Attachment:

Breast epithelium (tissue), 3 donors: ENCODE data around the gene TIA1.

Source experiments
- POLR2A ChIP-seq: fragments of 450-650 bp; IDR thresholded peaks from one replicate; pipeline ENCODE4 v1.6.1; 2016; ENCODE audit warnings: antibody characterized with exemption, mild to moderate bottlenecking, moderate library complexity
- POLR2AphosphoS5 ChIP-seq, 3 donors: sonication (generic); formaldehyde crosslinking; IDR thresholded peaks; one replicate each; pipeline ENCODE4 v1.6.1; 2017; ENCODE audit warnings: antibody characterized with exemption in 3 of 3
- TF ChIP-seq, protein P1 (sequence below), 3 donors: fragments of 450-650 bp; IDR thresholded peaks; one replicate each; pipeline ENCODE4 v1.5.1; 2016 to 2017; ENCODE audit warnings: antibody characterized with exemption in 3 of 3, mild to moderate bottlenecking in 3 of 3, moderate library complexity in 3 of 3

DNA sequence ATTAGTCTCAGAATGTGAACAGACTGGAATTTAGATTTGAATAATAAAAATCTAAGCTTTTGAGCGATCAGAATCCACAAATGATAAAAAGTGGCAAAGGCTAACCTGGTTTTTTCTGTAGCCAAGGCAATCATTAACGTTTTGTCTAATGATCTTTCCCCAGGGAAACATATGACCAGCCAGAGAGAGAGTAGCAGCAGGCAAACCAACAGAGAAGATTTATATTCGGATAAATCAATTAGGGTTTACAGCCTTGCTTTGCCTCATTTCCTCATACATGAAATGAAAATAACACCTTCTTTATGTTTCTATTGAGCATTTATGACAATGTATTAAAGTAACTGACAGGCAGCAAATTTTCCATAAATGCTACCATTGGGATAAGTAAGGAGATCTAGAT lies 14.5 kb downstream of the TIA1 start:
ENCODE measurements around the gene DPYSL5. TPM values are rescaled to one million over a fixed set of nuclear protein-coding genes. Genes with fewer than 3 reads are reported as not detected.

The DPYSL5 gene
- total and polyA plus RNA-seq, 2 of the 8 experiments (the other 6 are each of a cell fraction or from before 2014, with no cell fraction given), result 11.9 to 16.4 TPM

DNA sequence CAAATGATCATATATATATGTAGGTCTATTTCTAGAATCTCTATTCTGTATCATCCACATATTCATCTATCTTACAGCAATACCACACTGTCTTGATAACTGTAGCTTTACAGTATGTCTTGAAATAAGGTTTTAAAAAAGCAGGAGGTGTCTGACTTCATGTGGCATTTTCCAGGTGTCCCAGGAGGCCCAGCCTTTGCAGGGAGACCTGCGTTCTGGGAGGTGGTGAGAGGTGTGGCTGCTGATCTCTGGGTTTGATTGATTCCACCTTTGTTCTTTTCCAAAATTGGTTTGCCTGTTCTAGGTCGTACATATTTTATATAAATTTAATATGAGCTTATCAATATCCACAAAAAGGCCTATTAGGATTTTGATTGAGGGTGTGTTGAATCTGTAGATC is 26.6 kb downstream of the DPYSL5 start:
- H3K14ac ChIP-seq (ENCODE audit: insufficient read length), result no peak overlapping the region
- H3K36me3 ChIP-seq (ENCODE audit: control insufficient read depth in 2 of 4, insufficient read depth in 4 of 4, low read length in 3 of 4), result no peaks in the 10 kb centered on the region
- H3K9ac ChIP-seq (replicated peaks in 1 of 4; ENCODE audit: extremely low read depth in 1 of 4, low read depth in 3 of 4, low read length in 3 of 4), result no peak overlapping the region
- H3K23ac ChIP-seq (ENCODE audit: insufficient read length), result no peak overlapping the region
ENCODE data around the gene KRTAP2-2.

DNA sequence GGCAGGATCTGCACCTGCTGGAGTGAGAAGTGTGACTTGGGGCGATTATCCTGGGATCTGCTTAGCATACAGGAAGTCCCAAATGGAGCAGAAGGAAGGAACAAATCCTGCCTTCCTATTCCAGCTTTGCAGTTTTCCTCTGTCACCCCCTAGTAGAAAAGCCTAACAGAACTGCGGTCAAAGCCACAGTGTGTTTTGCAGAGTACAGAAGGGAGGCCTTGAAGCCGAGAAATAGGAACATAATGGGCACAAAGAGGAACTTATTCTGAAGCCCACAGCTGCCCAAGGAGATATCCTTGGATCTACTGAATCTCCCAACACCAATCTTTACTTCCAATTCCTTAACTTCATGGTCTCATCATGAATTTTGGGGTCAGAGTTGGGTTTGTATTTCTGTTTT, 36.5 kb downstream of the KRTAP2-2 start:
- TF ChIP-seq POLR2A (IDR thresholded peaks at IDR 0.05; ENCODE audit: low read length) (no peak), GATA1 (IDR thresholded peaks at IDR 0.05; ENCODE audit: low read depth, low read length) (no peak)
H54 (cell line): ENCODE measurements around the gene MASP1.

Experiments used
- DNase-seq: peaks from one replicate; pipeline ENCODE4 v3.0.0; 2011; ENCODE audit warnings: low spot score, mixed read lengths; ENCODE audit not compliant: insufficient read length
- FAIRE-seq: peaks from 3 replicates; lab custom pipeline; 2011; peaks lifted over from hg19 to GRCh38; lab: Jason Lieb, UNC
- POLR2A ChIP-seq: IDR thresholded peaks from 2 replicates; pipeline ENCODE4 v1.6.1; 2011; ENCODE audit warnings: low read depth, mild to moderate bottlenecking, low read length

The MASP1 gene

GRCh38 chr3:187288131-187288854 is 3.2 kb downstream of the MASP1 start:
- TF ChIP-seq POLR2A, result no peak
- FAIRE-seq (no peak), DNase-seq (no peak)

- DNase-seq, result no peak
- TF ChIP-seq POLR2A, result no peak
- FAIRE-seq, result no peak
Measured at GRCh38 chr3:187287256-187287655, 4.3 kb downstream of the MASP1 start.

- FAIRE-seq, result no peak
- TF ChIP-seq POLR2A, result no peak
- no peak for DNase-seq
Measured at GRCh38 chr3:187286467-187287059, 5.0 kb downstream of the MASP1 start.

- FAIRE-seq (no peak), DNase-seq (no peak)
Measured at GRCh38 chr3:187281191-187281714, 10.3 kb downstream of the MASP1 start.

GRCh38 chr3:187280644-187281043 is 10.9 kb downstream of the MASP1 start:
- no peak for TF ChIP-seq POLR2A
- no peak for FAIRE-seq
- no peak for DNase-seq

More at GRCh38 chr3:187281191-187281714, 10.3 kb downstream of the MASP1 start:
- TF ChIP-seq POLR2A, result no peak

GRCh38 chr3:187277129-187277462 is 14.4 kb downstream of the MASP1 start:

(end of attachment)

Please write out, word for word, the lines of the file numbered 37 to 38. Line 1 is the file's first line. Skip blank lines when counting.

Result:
GRCh38 chr3:187280644-187281043 is 10.9 kb downstream of the MASP1 start:
- no peak for TF ChIP-seq POLR2A